You can create new rules in two ways. The first and easiest is to edit and use the learning feature.
Table of Contents
The auto learn is the easiest way to build a new rules. It can be disabled from the settings if you just want to edit the numbers often.
To create a rule using the auto learn feature, simply start by editing the number selected by tapping on the phone number field. The above screen then appear. You can for example remove digits, plus or add a prefix. In this example, you can remove the plus and add the prefix 1966 if you want to dial the number using IDD1966. Once the number is edited you can either call it using the Call button or press the Done button to learn the rules.
The screen on the left then appear
On the screen above, pressing OK will result on a new macro to be created that will let you reapply the same modification to other numbers.
Simply name that new macro in the following screen.
This is the view showing the definition of a rule. Elements are applied from top to bottom. A gray number appears below to show you what the element does to the current number after application of the current element.
For example above the number was +85287654321, after the element Remove Plus, the number becomes 85287654321, and after Add Prefix 1966, it becomes 196685287654321. The sample number is the number currently in the number field of the dial screen.
If you press the Edit button, it will allow you to add or reorder the element of the macro. Pressing the Macro Name will allow you to rename the rule.
If you press on the element you will see the screen on the right that lets you edit the element.
If you press the element type you can change it, and choose in the list of available elements.
The arguments associated with the element you chose will be available to be changed.
List of Functions
Here is the list of basic element you can use to construct a rule. The example will be given on the sample number +852 1234 5678
|Add Prefix||Add a prefix to the number. It takes one argument for the prefix.||If the prefix is 1, the sample number would become 1+852 1234 5678|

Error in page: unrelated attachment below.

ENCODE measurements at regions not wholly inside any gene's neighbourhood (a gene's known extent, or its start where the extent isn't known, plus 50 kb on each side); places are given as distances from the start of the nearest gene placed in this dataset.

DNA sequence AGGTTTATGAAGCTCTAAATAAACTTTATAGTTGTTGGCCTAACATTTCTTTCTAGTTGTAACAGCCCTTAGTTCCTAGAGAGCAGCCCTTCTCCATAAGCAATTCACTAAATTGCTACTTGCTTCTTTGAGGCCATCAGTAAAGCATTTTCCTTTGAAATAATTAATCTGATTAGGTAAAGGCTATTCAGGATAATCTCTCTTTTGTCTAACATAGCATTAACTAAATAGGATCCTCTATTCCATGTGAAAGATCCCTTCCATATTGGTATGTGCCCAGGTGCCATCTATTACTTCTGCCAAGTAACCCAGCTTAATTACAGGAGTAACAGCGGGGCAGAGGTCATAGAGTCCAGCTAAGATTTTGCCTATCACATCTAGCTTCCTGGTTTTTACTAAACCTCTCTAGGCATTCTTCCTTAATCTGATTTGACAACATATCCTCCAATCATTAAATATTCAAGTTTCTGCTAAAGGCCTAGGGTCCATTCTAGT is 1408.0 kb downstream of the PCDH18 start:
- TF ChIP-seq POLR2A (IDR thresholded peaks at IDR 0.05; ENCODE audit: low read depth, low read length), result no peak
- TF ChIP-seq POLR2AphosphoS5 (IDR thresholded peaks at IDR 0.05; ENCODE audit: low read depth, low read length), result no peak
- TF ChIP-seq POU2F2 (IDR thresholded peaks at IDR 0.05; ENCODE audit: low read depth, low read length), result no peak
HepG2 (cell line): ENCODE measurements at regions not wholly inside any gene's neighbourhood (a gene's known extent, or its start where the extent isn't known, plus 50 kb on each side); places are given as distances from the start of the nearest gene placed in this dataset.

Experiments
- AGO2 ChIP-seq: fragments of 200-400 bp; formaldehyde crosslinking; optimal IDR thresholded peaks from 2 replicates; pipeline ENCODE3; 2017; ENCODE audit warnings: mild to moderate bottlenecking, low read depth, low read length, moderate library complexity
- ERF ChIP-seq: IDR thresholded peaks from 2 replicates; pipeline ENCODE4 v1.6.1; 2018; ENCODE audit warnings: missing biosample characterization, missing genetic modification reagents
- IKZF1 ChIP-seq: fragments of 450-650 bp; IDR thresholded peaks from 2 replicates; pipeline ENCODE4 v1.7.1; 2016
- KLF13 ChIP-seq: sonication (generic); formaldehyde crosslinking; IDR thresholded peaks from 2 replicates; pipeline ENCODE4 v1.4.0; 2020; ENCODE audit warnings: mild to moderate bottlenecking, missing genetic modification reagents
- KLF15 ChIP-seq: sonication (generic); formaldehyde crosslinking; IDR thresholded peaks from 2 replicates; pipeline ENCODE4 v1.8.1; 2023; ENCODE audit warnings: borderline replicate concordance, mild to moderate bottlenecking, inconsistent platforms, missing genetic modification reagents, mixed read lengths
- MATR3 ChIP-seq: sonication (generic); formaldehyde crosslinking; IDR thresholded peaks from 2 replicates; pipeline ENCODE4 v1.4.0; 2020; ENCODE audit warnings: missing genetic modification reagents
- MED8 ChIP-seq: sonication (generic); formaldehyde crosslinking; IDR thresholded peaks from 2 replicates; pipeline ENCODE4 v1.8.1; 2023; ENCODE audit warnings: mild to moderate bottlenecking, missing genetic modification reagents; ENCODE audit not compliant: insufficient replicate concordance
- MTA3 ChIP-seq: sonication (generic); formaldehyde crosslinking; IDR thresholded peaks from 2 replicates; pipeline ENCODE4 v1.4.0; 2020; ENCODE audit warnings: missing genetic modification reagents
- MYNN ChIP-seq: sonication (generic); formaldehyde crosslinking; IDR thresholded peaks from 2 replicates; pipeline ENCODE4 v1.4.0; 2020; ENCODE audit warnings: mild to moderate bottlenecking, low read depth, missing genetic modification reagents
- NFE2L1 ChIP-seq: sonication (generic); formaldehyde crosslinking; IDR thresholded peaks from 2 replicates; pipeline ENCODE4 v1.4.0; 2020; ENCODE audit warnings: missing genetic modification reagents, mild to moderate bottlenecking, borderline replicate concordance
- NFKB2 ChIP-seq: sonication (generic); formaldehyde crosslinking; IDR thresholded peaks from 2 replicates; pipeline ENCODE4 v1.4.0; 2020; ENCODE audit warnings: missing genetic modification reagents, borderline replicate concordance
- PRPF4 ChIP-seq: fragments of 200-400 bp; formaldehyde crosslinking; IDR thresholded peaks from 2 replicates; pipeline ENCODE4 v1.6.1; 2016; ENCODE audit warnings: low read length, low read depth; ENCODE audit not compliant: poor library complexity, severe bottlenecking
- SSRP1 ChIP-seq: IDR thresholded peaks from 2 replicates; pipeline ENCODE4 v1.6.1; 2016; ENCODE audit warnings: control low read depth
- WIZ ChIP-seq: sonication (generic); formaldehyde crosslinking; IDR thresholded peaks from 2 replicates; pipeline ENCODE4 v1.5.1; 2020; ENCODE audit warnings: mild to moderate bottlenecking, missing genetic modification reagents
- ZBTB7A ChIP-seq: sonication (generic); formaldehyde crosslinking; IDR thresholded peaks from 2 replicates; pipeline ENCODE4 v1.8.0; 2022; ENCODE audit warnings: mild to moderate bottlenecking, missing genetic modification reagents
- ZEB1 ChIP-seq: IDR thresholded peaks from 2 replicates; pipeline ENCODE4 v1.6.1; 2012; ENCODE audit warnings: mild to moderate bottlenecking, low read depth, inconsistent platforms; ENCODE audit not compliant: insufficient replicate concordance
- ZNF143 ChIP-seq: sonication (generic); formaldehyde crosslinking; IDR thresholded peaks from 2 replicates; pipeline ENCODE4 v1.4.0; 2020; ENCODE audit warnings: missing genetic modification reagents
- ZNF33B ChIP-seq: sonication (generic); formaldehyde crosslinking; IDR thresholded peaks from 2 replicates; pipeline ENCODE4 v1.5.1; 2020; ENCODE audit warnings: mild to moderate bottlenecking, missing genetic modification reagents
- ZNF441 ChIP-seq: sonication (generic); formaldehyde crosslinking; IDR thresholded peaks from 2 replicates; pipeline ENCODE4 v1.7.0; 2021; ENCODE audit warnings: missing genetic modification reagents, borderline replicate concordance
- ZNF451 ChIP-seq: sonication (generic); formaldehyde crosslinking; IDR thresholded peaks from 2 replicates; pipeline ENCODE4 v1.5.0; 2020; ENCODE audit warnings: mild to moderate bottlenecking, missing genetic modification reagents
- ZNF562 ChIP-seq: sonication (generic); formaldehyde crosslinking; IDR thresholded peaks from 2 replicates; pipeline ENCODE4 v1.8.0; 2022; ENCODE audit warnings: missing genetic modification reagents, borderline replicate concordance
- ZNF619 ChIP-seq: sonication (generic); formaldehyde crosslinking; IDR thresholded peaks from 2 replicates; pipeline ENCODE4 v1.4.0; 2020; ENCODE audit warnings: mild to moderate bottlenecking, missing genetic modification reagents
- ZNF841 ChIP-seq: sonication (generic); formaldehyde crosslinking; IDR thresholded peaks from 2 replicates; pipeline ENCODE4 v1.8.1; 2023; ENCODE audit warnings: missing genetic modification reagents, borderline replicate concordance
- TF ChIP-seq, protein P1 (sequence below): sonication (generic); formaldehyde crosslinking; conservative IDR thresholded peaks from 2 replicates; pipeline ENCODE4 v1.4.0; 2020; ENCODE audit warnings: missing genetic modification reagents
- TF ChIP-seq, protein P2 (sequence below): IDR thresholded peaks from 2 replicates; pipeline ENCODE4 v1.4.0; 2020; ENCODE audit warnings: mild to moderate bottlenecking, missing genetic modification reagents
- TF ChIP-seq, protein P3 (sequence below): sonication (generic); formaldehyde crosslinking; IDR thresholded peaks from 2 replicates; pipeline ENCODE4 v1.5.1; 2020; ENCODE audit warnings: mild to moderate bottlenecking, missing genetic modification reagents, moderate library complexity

|Add Prefix variable||Add a prefix, but instead of giving the prefix, you provide the name of a variable.||If the variable is code, the user would be prompted to enter a code, if 1 is entered the sample number would become 1+852 1234 5678|
|Add Suffix||Add a suffix to the number. The argument is the suffix||If the suffix is 12, the sample number would become +852 1234 5678 12|
|Add Suffix Variable||Same as add suffix but using a variable|
|Do Nothing||Does nothing.||Just because I could...|
|Firsts Digits||Only keep the first n digits. The argument is the number of digits to keep.||If the argument n is 5, the sample number would become +852 12|
|Last Digits||Only keep the last n digits. The argument is the number of digits to keep. Can be useful to extract the extension in a phone number for dialing with a corporate access number.||If the argument is 5, the sample number would become 4 5678|
|Pause After||Add a pause after the current number. The argument is the number of seconds of the pause.|
|Pause Before||Add a pause before the current number. The argument is the number of seconds of the pause.|
|Remove Plus||Remove the plus if the number has a plus. Does nothing otherwise.||the sample number would become 852 1234 5678|
|Remove Prefix||Remove the prefix defined by the argument if the number has that prefix. Does nothing otherwise||If the argument is +852 the sample number becomes 1234 5678. But if the argument is +81 the sample number is unchanged|
|Remove Suffix||Same as above but for the suffix|
|Replace||Replace the first argument with the second||If the arguments are +852 1234 and 0 the sample number becomes 0 5678.|